Villains Wear Black Hats

Last week’s class had a lively discussion on the PR surrounding the Macondo (Deepwater Horizon) oil spill.  While by now comfortable in my role as class contrarian, I was none-the-less startled at the intensity and near unanimity of the class’s feelings towards BP, the designated villain in this Hadean drama.

In a 1982 article in Foreign Affairs magazine, William McNeill observes that myth “is mankind’s substitute for instinct.”  Myths allow societies to form a coherent view of the world that is believed to be true and then acted upon when necessary.  Myths create an emotional connection between people and a situation.  Seth Godin, blogging on the power of myth in branding, lays out the recipe:

I’d want to be sure that there was a story, not just a product or a pile of facts. That story would promise (and deliver) an heroic outcome. And there needs to be growth and mystery as well, so the user can fill in her own blanks. Endorsement by a respected ruler or priest helps as well.

Successful PR efforts often leverage the power of myth.  The press, of course, loves a story with villains and heroes, and will amplify (or derail!) the PR effort by conforming it to their favorite narrative.  PR professionals would do well to understand this deep insight into human nature.  It is a powerful tool that can be used for good and for evil.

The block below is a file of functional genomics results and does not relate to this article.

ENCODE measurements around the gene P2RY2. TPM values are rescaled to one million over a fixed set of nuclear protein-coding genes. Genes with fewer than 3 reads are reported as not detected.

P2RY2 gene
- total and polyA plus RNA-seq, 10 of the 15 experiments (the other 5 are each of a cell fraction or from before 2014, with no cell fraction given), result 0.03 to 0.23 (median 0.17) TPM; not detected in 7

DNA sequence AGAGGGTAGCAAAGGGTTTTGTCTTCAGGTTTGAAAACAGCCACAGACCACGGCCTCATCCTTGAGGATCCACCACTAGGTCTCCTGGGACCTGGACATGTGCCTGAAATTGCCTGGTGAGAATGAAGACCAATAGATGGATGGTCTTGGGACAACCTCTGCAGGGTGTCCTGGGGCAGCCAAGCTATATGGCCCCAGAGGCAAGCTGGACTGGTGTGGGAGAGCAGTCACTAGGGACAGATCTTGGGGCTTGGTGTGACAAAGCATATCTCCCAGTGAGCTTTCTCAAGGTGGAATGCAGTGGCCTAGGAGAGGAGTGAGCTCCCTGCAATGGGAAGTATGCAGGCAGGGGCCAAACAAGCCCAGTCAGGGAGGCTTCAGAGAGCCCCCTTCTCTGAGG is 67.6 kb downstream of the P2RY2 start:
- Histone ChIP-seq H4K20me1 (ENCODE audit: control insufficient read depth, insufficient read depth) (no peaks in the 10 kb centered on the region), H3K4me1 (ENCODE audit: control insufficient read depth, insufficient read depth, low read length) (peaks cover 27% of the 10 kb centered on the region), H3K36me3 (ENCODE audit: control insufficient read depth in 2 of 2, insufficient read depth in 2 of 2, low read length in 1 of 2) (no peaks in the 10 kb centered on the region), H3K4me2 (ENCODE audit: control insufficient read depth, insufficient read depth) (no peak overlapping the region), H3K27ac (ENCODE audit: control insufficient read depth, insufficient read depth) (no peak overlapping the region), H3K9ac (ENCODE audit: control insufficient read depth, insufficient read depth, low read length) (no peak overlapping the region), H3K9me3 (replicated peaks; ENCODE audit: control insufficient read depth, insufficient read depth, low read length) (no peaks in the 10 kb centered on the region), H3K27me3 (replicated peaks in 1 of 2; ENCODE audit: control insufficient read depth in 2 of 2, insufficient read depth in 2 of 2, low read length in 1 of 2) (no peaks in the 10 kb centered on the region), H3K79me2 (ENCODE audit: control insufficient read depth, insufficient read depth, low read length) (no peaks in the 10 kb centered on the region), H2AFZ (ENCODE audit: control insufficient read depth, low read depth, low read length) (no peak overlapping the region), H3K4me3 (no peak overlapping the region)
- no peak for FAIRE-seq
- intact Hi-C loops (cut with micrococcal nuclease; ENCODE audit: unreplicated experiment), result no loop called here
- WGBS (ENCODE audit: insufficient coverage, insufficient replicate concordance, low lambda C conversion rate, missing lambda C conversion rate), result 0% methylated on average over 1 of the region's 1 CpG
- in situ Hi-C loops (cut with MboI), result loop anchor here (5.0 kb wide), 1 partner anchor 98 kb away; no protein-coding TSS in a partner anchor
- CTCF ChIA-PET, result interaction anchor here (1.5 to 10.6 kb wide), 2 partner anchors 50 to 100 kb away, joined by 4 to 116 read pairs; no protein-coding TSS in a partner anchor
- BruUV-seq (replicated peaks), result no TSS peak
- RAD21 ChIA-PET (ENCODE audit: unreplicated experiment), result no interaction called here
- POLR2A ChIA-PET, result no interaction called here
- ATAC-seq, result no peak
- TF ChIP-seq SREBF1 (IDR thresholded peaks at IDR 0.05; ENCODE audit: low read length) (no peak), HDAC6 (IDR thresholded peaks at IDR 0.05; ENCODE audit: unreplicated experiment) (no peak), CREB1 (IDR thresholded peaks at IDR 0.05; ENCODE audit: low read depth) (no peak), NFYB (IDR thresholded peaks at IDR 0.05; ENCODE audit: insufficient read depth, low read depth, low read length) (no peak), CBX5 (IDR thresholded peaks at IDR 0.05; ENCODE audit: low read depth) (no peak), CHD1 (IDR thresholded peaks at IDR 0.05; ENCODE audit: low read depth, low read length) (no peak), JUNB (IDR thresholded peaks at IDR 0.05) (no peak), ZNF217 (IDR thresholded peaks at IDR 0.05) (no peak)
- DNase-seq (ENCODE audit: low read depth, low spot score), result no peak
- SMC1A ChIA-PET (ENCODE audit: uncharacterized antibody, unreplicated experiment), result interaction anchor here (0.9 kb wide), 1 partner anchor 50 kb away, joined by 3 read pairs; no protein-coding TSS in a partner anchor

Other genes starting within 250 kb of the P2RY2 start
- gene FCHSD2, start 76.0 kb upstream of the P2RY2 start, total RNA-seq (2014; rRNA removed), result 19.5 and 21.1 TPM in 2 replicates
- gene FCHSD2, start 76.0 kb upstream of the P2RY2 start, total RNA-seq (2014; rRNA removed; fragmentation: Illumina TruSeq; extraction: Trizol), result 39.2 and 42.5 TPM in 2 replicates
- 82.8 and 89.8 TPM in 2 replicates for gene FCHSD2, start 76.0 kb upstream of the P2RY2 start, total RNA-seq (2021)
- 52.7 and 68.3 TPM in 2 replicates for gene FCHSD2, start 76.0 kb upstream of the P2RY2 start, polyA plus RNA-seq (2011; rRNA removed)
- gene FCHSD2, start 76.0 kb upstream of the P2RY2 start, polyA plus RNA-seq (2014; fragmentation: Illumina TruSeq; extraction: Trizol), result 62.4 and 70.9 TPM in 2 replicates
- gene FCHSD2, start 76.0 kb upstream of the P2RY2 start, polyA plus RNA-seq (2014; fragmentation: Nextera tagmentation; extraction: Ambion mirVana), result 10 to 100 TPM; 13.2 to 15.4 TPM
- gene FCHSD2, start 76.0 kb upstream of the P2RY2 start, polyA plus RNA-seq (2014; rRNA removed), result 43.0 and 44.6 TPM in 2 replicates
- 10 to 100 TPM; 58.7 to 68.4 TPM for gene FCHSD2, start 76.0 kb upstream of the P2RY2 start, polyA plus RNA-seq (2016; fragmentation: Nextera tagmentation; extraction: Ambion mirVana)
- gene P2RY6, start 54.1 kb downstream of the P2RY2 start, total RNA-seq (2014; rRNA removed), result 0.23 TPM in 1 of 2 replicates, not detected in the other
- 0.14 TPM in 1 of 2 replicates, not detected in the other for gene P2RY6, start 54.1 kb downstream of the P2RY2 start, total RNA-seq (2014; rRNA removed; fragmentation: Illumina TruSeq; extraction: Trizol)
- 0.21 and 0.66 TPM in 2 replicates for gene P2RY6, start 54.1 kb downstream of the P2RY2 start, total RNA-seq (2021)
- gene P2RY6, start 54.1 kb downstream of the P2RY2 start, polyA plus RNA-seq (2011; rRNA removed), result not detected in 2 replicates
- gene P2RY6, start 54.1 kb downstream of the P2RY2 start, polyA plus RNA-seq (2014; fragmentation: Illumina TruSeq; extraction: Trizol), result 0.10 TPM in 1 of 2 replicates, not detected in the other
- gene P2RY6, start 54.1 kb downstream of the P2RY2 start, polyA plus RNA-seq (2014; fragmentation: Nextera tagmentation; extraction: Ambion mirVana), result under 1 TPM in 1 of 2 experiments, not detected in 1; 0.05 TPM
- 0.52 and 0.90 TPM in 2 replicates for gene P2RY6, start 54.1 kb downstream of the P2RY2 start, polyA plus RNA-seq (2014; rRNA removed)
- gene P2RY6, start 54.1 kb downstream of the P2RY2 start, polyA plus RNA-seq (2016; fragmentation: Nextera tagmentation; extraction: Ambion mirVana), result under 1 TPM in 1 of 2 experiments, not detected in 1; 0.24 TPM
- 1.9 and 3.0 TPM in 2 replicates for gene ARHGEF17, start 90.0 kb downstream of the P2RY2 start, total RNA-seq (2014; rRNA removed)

Kevin Kearney

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One Response to Villains Wear Black Hats

  1. Jay says:

    Long before McNeill, myth helped man explain phenomena they could not understand or experience. In PR, we, provide experience and feed knowledge to build loyalty, trust, and clarity of brand. We create a truth that can become mythical if not handled correctly. Ethical and strategic marketing must realize that in modern times myth is still as powerful. If we are not careful, Scooby Doobie Doo could become the before dinner prayer.